One of our specialisms is returning period buildings back to their original use and/or appearance or at the very least, to recreate the period in which they were first constructed.

However, modern building techniques, and in particular observance of current building regulations, means that it is possible to recreate traditional features and return a property back to its period appearance whilst benefiting from all modern insulation, electrical and technological benefits. This then allows the end result to be, what we consider to be, and a “better than original” standard. We call this “retro-furbishing”. Quite simply, refurbishing back to the appearance of a former period, but better!

This type of work is particularly demanding and requires special attention to detail and frequently means involving outside organisations such as English Heritage or other governing bodies, local authority listing and archaeological departments and meeting strict codes and obligations and planning conditions.

The first property we ever worked on was a derelict Victorian house in a London suburb, almost 40 years later it should come as no surprise there that this is one area in which we relish a challenge.

These photos show the original period structural and load bearing joists which had been cut through by others prior to our firm’s engagement at the property. The acrow props and other temporary support measures were put in place by us as soon as we were instructed as the earlier contractors had left the building in an unsafe condition once they appreciated the complexity of the work involved in the project, but did not have the specialist skills to carry it out.

This is a prime example of the type of specialist work we are frequently engaged to carry out.

In this particular case, we were consulted by a private client who had previously instructed other contractors to carry out refurbishment and modernisation works at his property. Structural and load bearing walls/floor joists had been cut and/or removed without referral to a structural engineer and the whole area had been left unsupported . Our clients instructions were that he had already obtained planning permission, listed building consent and had engaged a firm of private building control consultants and wished to instruct our firm to remedy the ill-considered and badly carried out alterations which had already commenced. Our work initially involved arranging for one of our structural engineers to examine the work which had been previously carried out and then to produce drawings backed up by structural and mathematical calculations. A solution was proposed to our  clients for consideration by them and their  building control inspector, once the solution was accepted by the client new structural and load bearing beams and joists were inserted into the property following which the property refurbishment and modernisation was completed by us – a perfect example of “Retro-furbishment”.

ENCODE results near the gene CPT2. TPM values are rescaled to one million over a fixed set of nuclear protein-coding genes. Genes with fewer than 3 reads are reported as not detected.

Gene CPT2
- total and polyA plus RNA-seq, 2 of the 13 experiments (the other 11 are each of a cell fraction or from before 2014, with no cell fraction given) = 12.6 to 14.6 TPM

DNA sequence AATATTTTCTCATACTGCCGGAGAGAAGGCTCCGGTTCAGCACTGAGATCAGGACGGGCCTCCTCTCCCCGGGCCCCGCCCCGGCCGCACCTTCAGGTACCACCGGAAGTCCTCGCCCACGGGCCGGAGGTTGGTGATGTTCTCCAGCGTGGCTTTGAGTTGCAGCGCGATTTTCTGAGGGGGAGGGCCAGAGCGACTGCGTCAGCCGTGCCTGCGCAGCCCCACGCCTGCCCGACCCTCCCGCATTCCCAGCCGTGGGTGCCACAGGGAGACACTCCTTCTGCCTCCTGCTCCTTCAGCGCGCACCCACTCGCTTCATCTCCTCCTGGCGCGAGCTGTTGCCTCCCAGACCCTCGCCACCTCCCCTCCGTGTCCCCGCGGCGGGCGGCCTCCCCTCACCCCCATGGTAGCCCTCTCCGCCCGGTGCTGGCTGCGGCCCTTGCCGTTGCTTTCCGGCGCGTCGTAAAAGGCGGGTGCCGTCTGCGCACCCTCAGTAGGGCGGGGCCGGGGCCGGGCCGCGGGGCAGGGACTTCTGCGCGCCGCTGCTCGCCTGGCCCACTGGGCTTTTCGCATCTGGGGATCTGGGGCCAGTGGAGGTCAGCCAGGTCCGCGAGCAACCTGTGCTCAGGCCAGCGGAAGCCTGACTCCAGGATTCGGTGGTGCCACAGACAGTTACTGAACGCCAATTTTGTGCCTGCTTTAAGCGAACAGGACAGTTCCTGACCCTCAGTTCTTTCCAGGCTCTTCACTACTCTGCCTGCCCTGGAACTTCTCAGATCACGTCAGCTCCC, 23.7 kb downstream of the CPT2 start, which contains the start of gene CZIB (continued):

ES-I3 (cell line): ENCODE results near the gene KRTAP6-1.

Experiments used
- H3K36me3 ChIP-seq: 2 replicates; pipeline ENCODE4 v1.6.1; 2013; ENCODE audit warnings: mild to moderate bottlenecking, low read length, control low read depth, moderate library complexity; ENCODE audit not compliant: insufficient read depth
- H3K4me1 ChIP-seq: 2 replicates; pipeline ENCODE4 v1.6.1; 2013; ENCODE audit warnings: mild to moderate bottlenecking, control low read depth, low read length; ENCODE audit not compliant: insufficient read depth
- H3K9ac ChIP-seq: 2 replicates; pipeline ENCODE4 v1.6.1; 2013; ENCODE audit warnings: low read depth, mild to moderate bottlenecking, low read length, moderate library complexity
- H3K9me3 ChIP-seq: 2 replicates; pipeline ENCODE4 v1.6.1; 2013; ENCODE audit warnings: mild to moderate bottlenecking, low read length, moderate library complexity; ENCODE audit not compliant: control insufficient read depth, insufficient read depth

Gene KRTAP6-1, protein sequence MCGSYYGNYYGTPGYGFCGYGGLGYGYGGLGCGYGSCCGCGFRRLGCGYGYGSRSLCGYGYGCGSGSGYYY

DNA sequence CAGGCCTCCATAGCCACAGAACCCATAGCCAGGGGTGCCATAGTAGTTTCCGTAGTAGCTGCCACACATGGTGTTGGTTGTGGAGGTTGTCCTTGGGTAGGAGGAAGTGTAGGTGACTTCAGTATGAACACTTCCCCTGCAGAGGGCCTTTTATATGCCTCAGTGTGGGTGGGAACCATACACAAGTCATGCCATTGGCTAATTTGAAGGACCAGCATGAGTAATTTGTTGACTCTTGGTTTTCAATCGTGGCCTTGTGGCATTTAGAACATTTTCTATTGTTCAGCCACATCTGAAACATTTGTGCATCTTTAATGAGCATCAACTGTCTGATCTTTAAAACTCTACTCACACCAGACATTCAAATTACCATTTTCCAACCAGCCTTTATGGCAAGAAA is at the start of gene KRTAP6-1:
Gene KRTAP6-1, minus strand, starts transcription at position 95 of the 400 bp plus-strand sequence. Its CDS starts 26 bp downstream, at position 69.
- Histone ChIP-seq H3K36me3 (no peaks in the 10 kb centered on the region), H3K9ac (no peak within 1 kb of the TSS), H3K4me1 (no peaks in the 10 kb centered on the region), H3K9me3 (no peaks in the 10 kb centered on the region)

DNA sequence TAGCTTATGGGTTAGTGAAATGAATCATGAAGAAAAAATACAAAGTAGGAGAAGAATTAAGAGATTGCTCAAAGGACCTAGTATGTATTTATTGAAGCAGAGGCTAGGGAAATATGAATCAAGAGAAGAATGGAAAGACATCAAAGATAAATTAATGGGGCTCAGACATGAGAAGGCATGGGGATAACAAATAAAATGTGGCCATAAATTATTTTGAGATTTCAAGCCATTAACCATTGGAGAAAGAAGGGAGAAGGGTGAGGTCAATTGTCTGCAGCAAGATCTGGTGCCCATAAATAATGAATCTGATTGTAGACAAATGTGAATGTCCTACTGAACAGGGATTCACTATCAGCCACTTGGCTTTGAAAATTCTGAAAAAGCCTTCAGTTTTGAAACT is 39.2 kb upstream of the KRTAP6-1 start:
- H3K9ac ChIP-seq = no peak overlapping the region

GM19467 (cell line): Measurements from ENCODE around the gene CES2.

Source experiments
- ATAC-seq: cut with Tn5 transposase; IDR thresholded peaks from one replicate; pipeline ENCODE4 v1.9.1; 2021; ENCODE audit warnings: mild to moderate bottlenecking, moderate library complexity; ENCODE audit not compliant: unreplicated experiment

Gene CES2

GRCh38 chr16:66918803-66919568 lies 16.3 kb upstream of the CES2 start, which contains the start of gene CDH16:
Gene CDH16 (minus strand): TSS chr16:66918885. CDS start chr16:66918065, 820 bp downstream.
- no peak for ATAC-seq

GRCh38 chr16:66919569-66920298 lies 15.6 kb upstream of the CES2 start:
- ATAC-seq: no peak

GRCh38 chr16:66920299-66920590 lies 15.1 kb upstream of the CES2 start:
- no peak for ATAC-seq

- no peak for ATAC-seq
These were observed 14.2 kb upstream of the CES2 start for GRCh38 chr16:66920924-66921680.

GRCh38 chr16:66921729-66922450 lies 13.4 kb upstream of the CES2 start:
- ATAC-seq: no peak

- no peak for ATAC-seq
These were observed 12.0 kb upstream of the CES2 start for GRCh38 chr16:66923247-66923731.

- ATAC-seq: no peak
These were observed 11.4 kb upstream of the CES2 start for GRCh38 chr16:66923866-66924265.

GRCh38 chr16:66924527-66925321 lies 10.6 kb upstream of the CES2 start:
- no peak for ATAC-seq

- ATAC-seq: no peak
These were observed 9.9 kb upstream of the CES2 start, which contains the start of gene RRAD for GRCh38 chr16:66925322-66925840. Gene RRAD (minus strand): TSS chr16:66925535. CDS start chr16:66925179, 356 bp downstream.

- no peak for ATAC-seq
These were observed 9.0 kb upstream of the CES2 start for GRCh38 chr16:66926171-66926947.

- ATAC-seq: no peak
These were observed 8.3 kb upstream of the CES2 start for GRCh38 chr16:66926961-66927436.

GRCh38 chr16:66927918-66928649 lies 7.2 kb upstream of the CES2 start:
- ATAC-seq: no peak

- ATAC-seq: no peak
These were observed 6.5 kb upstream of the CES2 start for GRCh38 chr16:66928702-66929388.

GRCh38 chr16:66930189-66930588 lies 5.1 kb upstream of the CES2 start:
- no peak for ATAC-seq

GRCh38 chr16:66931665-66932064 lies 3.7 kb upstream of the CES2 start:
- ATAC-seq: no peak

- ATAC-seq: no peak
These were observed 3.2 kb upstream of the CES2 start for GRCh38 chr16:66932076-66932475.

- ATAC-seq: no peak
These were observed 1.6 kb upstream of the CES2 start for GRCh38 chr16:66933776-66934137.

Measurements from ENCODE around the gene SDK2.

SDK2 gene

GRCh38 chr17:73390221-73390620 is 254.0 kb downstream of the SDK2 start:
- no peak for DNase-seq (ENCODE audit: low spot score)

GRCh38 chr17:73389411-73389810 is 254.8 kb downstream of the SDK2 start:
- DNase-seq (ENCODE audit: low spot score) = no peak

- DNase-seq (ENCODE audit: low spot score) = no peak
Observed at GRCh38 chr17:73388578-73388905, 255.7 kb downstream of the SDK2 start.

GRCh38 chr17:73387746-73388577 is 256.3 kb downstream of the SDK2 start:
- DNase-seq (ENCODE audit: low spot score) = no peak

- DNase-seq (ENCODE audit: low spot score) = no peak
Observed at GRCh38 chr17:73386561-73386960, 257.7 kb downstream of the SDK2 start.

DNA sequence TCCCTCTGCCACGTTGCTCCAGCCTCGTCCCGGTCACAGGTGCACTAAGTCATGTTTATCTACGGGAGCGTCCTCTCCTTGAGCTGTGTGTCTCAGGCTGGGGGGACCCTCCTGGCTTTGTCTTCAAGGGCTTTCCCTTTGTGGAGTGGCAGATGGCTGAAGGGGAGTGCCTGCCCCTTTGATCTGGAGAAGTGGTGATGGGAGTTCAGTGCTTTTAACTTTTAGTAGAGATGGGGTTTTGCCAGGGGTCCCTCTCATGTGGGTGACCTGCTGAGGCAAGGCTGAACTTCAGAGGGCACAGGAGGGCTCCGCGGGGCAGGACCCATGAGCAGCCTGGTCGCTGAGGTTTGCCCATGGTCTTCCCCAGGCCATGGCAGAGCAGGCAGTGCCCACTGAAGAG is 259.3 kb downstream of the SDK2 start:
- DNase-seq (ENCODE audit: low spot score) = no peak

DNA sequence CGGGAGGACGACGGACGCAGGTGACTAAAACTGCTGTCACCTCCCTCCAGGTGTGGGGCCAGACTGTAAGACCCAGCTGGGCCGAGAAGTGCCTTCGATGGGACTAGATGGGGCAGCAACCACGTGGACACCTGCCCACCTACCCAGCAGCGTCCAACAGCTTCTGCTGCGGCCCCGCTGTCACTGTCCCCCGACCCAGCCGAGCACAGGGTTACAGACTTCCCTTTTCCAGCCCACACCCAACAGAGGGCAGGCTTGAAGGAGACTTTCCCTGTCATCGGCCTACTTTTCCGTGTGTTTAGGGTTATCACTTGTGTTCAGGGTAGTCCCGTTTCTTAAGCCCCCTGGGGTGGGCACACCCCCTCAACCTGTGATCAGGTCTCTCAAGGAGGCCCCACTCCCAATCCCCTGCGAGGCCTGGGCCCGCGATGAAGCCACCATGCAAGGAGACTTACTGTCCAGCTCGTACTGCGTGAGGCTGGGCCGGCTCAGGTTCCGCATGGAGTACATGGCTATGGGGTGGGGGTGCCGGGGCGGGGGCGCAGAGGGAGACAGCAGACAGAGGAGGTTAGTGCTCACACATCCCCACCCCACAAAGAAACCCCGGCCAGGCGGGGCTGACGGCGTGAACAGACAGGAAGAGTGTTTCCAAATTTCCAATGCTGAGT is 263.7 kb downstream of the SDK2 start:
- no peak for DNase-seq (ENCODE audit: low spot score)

Brick work
This image shows an internal party wall in a grade 2 listed Georgian building located in London, W1. The internal skin of the building had become unstable due to nearly 200 years of settlement and erosion and was additionally visually unattractive. We acquired salvaged bricks which were hand cleaned and the wall itself was replaced one brick at a time by a process we call “unstitching” which is the removal, by hand, of the existing mortar joints taking out the old eroded or damaged brick and replacing it with a re-claimed brick and inserting new lime mortar to a  traditional formula. This is a labour intensive and slow process but it produces an extremely attractive appearance with the added benefit of renewed structural integrity.

The oak beams seen here are in fact brand new and are copies of original beans which were removed as they were completely rotten and structurally unsound. These beams have been created using kiln dried English Oak which, when the correct humidity level was achieved in this oak, they have been given an aged and characterful appearance followed by hand waxing. They are now structurally sound but give the appearance of historical character.

This is a further example of our retro furbishing work. The original staircase timbers were complete rotten. These have been replaced with new kiln dried English oak which has been given an ageing treatment. As a further development of the process on this occasion, the additional architectural glass has provided the appearance of an original oak staircase which has been brought into the contemporary era. In the background is a hand cut and honed Chiltern stone wall which is a replacement of an original stone wall which, due to being exposed to more than 200 years of damp, had become rotten and unserviceable so it was completely rebuilt.